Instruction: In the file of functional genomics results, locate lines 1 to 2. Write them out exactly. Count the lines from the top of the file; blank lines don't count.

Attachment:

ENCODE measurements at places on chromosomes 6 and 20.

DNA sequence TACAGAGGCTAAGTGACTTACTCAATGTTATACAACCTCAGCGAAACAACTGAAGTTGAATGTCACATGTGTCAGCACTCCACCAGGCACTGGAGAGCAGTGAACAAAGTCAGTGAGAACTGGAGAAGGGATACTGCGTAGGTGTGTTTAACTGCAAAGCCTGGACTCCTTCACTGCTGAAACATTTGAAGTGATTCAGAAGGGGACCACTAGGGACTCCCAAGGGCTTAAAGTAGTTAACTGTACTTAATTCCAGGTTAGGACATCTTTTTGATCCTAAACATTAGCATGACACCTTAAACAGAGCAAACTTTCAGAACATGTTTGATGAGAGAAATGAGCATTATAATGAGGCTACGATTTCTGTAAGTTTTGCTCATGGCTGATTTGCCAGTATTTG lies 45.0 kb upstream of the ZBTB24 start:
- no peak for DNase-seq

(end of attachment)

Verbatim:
ENCODE measurements at places on chromosomes 6 and 20.

DNA sequence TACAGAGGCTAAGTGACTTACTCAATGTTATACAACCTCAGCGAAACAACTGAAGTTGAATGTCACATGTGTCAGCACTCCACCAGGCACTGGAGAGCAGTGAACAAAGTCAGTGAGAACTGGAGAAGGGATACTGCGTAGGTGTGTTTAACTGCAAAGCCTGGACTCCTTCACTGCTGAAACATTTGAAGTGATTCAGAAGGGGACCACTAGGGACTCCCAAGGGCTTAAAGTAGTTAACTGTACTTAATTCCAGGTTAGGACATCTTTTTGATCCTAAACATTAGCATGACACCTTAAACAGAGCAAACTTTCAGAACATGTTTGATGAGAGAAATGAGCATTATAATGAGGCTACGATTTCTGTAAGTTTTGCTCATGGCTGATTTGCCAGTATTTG lies 45.0 kb upstream of the ZBTB24 start: